Forget that car on the road going endlessly toward the horizon! Casa Grande’s beginning tells you everything you need to know about one of the essential players (the father): his conflicts, goals, and the house he has acquired for his family that is a source of pride for him, and a burden for his rebellious son. It is dusk; he paddles in his Jacuzzi, cools off in his pool, dons his expensive terrycloth bathrobe and heads across the patio to his house. He switches off the music that we mistook for a background score, then methodically turns out the lights that blaze through the windows as he climbs from the entry to his bedroom. The house is comfortable and welcoming, and will turn out to be built on sand.

The economic and social issues that plague modern Brazil are navigated well and imaginatively here, without short-changing any of the human drama, or the seriousness of what lies under the surface of suburb and favella. Barbosa keeps all the complex threads in motion so we can see the fabric of society unraveling without requiring explanation. It’s what movies can do in the right hands.


paula hertzogAnd now for another understated gem that simply sneaks up on you:
Natural Sciences (Director:
Matías Lucchesi) and yes, another example of how to tell a story by making the camera dialogue’s equal partner. The story is simple—a young girl’s obsessive quest to find the father she has never known—and, at 77 minutes, brief. But every second counts. At its center, and its alpha/omega, is (the then) 11-year-old Paula Hertzog, co-winner of Best Actress Award at the Guadalajara Film Festival. More, Natural Sciences also won Best Film and Best Screenplay there, then went to Berlin and walked off with its Generation Kplus Grand Prix. But you know, it’s not about the statuettes and crystal plaques; it’s about what happens on the screen and how you feel about it.

The old saw about not appearing with child actors does not apply here. As spectacular as Hertzog is, and will be (the camera really, really loves her!), the ballast is shared with her co-star, Paola Barrientos,  who (while never natural sciencesstealing a scene) manages to provide a compelling and beautifully nuanced portrait of a teacher who recognizes her pupil’s gifts and is determined to help her find herself, whatever the cost. You might call it a buddy movie, or a road movie, but it’s just a movie that will stay in your mind for a very long time. You will probably cry, too, but you will be happy.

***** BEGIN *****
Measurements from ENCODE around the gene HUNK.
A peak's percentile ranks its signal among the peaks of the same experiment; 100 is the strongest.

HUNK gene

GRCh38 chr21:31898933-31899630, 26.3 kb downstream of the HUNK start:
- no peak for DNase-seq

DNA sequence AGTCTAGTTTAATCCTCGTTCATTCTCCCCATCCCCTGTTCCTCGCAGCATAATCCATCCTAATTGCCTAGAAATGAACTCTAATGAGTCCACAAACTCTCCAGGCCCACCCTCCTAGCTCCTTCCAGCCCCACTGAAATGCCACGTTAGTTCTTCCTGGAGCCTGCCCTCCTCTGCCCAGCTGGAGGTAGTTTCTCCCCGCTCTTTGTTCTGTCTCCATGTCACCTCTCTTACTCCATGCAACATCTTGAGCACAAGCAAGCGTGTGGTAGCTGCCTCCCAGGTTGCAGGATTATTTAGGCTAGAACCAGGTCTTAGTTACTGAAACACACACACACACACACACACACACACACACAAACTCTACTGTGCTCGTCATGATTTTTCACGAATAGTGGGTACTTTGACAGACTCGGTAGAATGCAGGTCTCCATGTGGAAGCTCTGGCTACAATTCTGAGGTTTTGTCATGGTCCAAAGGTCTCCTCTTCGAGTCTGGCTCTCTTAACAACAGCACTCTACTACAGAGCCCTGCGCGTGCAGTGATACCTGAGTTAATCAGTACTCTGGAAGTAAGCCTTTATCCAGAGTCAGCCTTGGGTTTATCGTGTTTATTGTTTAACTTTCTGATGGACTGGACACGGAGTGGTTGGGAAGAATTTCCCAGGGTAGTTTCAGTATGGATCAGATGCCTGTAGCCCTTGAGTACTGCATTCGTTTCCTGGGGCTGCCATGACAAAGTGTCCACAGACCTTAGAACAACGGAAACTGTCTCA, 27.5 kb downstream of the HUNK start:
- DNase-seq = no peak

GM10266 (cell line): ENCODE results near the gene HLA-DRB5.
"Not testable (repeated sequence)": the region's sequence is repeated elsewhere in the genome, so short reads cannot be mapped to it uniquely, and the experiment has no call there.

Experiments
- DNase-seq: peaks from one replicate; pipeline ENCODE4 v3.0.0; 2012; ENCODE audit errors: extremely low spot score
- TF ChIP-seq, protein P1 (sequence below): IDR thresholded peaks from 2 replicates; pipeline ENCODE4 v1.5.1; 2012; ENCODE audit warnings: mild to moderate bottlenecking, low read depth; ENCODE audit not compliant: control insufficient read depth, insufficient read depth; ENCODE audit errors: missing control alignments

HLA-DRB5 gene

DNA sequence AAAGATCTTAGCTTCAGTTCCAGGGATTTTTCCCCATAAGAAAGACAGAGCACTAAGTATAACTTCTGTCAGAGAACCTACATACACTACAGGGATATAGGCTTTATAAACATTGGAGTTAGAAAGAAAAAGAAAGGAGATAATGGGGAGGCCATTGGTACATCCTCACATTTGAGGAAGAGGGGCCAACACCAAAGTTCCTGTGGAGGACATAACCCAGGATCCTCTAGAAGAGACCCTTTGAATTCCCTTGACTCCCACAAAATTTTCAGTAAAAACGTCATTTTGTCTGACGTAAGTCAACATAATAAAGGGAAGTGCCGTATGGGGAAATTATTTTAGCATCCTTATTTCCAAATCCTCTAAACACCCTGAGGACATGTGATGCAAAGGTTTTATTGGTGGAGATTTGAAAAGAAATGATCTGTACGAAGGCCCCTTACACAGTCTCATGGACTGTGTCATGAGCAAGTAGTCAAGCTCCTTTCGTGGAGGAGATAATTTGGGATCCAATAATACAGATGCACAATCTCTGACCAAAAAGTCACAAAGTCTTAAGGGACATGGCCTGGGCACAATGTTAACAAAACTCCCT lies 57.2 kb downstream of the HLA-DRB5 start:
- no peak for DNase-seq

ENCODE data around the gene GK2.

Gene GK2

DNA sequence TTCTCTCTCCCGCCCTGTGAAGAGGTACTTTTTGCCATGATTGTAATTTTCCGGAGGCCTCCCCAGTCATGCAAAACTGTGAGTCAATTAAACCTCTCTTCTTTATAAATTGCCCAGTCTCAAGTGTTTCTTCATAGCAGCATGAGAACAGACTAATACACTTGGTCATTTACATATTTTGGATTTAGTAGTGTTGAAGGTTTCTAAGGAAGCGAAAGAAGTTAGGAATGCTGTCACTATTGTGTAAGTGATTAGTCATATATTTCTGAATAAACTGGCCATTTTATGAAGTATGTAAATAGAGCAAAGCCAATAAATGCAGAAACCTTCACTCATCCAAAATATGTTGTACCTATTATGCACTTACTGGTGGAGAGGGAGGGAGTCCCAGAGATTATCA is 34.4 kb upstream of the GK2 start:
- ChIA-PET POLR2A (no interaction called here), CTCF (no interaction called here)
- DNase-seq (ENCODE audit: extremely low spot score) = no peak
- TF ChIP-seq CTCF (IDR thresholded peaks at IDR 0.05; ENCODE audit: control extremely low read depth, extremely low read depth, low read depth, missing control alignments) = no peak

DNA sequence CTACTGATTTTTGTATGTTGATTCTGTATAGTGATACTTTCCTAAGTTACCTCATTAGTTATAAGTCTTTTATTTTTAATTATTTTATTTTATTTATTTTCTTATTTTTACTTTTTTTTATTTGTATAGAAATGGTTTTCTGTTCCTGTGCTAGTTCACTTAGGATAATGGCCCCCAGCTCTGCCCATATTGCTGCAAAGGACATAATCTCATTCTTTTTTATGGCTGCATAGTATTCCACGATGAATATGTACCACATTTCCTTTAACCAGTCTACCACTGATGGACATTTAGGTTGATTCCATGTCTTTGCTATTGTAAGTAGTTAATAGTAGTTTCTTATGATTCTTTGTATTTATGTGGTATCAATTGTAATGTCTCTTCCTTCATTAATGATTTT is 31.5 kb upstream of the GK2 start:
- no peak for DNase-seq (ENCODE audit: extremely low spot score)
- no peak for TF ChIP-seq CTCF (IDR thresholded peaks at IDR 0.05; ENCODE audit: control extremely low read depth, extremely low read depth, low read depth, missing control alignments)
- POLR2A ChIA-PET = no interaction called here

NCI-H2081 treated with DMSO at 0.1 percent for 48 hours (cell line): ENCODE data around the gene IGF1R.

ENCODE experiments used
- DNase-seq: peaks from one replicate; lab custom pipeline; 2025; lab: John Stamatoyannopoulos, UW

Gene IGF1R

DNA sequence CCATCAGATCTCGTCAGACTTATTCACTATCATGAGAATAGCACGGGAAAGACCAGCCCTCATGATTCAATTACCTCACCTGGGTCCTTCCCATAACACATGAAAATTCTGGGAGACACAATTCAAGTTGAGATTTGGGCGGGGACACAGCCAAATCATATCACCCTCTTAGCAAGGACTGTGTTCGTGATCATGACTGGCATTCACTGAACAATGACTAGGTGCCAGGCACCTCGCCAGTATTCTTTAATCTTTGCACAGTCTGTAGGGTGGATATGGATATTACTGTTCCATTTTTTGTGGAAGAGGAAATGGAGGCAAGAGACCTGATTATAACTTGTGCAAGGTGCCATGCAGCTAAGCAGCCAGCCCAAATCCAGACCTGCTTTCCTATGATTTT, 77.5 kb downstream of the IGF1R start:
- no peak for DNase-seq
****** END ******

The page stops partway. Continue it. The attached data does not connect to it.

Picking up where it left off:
Cooper’s London

July 10, 2013

Theatre

!cid_A15726B8-792D-4BB3-8E63-1E1A0B6E6E5E@westell

 

 

A Mad World, My Masters,
by Thomas Middleton
(a.k.a. Guys and Dolls in Soho)

If there is a chance to get to only one show this middletonsummer at Stratford, make it this one. Middleton is not as well known as he should be, and this is his ultimate masterpiecea wickedly satirical and utterly hilarious farce. It is also a production that makes it clear that you could consider Middleton to have been the Damon Runyon of 1605 in his approach to satire. The director, Sean Foley, has come sean foleyup with the idea of updating the action from Soho (the London lowlife areas of 1605) to Soho in 1955, and the parallels not only work, but give the show the feeling of a Jacobean Guys and Dolls. As in that show, the louche underworld characters are treated with a kind of indulgence and we see everything from their viewpoint.

mad worldWith some wonderfully evocative and edgy jazz music from the era being played and sung throughout, the evening feels like an intelligent and provocative musical; and there really are an awful lot of laughs.

 

Mad-World-2-2013-361x541

The performance I attended was rollicking fun and the audience was captivated from the moment the excellent Linda John-Pierre sang her bewitching opening number. With a little modernization of some of the more difficult Jacobean language and of some of the characters’ names, the points are made that much  sharper. I especially like the protagonist being named Mr Littledick (not to mention the hypocrite, Mr Penitent Brothel), excellently played by Steffan Rhodri and John Hopkins, respectively.  The text is remarkably clear and accessible in this production. I came out wondering why the play is performed so rarely.